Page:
Radiographer abnormality detection system

Last revised by Dr Ian Bickle on 26 Apr 2020

The radiographer abnormality detection system, otherwise known as the red dot system, is a system that was first trialled during 1981 in London, United Kingdom at the Ealing Hospital, and soon after at Northwick Park Hospital. The results of the trial were reported in 1985 1. Radiographers communicated to the referrer that an image potentially contained an abnormality via affixing a small red circular sticker (therefore a "red dot") to a radiograph. This system saw radiographers playing a more meaningful part in emergency departments 1.

Radiographers attend one-day red dot courses to gain competency before they are allowed to "red dot" radiographs. 

Since the advent of digital radiography often departments will still digitally affix the word 'red dot' as a homage to the traditional system.


One of the key benefits of this system is an increased level of communication between the radiography team and the referring team within a hospital environment. Images with a red dot sought greater scrutiny from the referring clinicians and overall reduced errors in the emergency department 1.


Radiographer abnormality detection systems did not specify what potential abnormality the radiographer is flagging, posing a considerable degree of ambiguity 3. It is due to this, particularly in the United Kingdom that radiographer abnormality detection systems have evolved to incorporate radiographer commenting. Contrary to popular belief commenting is not a considered a diagnostic report, nor does it strive to replace one, rather, a short note accompanying the flagged specifying the potential abnormality 2.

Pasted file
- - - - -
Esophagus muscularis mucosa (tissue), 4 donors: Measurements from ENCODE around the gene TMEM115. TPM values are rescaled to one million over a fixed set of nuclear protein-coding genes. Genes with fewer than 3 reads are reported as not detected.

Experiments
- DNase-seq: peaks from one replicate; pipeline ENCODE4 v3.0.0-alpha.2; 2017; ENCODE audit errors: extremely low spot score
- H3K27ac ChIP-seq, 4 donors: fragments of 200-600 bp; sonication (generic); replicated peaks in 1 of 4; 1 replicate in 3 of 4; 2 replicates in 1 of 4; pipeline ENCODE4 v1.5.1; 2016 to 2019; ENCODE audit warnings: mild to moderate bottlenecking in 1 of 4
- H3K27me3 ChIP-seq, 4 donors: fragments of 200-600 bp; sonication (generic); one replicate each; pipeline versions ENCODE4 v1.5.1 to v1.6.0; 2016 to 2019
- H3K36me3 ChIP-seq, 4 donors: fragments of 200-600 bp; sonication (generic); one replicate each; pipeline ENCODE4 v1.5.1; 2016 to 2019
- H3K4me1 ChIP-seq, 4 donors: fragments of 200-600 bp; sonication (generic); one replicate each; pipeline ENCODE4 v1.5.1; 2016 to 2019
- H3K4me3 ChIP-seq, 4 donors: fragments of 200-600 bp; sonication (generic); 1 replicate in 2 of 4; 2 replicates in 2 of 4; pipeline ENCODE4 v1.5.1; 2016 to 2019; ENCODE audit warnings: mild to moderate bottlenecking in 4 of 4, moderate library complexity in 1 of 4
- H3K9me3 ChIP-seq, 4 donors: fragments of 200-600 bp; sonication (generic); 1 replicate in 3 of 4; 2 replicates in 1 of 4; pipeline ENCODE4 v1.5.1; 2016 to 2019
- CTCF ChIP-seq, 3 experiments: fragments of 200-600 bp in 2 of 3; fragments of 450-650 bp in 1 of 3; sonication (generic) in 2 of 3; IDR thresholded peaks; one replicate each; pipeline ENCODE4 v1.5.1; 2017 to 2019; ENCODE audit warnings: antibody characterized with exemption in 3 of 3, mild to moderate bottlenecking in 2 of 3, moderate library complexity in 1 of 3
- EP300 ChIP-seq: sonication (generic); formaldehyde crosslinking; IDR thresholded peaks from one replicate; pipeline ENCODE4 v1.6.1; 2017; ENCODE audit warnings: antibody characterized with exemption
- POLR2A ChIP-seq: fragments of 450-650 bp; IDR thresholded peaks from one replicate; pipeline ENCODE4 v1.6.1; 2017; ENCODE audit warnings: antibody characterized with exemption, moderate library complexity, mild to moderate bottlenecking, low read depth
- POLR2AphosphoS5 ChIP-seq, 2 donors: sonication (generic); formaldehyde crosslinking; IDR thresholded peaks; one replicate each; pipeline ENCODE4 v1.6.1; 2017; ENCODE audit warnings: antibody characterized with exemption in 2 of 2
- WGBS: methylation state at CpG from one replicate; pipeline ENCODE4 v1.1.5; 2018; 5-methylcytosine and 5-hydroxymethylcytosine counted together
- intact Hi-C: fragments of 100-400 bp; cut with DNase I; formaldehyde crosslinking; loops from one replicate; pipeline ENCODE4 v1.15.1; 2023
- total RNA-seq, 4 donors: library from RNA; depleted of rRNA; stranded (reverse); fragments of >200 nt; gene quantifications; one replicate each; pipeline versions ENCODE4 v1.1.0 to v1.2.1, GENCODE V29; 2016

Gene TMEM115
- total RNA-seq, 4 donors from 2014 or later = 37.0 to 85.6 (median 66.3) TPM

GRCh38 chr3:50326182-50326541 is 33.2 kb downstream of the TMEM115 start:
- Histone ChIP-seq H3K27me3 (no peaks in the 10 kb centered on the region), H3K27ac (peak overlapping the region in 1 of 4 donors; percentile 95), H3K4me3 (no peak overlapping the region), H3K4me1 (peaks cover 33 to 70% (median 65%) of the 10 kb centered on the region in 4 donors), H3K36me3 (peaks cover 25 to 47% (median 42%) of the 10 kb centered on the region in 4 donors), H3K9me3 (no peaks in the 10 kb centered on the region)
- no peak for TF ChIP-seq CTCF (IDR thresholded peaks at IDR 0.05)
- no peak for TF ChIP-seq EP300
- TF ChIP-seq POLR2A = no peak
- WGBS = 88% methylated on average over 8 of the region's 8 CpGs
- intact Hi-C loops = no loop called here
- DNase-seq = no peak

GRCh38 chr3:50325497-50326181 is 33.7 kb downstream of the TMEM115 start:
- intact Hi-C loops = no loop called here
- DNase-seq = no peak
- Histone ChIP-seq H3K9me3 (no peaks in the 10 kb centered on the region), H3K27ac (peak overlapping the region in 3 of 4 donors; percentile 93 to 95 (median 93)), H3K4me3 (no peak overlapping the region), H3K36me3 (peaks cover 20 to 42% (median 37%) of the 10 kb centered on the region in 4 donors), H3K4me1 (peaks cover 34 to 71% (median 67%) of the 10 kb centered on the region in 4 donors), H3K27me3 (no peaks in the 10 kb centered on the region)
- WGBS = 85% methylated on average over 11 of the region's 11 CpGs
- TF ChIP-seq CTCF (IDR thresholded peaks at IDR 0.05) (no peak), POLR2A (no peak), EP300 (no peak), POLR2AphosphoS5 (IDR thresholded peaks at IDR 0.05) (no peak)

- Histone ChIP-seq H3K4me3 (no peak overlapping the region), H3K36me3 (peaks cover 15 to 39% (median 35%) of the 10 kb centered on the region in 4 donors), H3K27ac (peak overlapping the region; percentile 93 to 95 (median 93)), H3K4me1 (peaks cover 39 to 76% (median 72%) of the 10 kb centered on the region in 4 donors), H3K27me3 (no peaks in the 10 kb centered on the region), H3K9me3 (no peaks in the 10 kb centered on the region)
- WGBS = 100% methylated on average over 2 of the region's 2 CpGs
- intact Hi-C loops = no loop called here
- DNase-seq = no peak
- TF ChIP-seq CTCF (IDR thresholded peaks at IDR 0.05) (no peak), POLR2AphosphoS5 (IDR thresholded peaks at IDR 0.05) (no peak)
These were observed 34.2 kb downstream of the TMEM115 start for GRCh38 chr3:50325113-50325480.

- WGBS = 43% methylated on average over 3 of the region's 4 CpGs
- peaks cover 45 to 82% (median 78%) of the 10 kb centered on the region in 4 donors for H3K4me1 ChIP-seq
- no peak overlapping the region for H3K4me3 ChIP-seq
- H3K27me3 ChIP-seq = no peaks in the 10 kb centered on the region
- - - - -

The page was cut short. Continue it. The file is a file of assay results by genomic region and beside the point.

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Cases and figures

  • Case 1
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  • Case 2
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  • Case 3: distal radius fracture with triquetral avulsion
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  • Case 4: triquetral fracture
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  • Case 5: zygomatic arch fracture
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  • Case 6: fractured radius
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  • Case 7: lateral knee dislocation
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  • Case 8: cuboid fracture
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  • Case 9: distal femoral periprosthetic fracture
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  • Case 10: pneumothorax
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